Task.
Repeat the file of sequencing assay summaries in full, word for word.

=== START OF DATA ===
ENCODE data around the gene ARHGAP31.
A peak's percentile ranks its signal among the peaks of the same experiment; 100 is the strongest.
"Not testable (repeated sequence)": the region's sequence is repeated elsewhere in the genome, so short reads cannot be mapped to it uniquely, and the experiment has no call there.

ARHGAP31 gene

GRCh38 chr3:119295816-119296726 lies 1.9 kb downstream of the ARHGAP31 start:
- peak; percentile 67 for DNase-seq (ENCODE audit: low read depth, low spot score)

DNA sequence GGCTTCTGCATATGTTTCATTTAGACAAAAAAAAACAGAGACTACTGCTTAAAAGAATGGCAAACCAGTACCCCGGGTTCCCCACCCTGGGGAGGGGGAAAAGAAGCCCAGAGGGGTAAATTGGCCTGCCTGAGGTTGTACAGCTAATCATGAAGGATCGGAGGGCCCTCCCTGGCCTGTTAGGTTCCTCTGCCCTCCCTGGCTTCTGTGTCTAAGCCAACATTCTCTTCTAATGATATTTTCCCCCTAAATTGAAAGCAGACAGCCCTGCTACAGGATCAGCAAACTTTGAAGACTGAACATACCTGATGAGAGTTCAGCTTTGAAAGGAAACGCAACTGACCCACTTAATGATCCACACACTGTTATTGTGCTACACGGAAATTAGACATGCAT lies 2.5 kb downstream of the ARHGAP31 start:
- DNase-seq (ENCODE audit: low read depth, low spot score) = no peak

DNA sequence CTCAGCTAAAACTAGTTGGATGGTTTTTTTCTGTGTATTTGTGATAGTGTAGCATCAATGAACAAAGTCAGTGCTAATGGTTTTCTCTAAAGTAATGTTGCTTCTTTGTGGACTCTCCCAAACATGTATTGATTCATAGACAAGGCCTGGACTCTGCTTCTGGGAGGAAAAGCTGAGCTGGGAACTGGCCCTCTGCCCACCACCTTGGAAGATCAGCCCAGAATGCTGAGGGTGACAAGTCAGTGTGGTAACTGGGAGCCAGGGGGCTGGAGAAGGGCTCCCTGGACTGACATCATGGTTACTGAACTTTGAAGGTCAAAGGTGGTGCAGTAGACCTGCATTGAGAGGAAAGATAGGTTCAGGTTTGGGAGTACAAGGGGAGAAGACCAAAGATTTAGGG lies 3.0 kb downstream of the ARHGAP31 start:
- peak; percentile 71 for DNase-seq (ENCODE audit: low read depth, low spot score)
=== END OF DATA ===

ENCODE data around the gene ARHGAP31.
A peak's percentile ranks its signal among the peaks of the same experiment; 100 is the strongest.
"Not testable (repeated sequence)": the region's sequence is repeated elsewhere in the genome, so short reads cannot be mapped to it uniquely, and the experiment has no call there.

ARHGAP31 gene

GRCh38 chr3:119295816-119296726 lies 1.9 kb downstream of the ARHGAP31 start:
- peak; percentile 67 for DNase-seq (ENCODE audit: low read depth, low spot score)

DNA sequence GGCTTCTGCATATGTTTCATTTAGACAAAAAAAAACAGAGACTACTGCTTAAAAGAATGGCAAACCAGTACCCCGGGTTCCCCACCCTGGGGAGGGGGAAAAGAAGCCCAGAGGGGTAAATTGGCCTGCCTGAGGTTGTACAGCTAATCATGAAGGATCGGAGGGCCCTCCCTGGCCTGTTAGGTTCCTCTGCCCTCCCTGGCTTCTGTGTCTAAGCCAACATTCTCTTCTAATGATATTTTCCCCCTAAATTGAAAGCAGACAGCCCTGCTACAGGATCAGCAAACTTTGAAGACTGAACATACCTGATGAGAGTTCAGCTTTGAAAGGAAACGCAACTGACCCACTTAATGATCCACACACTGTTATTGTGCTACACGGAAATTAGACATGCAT lies 2.5 kb downstream of the ARHGAP31 start:
- DNase-seq (ENCODE audit: low read depth, low spot score) = no peak

DNA sequence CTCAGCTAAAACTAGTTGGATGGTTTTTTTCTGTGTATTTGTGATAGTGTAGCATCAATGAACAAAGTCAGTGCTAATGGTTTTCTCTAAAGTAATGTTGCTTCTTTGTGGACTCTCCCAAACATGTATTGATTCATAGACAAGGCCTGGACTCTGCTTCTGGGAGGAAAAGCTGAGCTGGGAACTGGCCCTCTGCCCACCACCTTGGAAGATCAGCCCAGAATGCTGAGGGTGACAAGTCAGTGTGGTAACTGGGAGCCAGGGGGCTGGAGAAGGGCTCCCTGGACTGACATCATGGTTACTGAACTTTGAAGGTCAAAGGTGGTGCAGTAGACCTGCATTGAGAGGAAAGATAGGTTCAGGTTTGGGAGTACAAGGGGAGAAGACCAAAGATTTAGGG lies 3.0 kb downstream of the ARHGAP31 start:
- peak; percentile 71 for DNase-seq (ENCODE audit: low read depth, low spot score)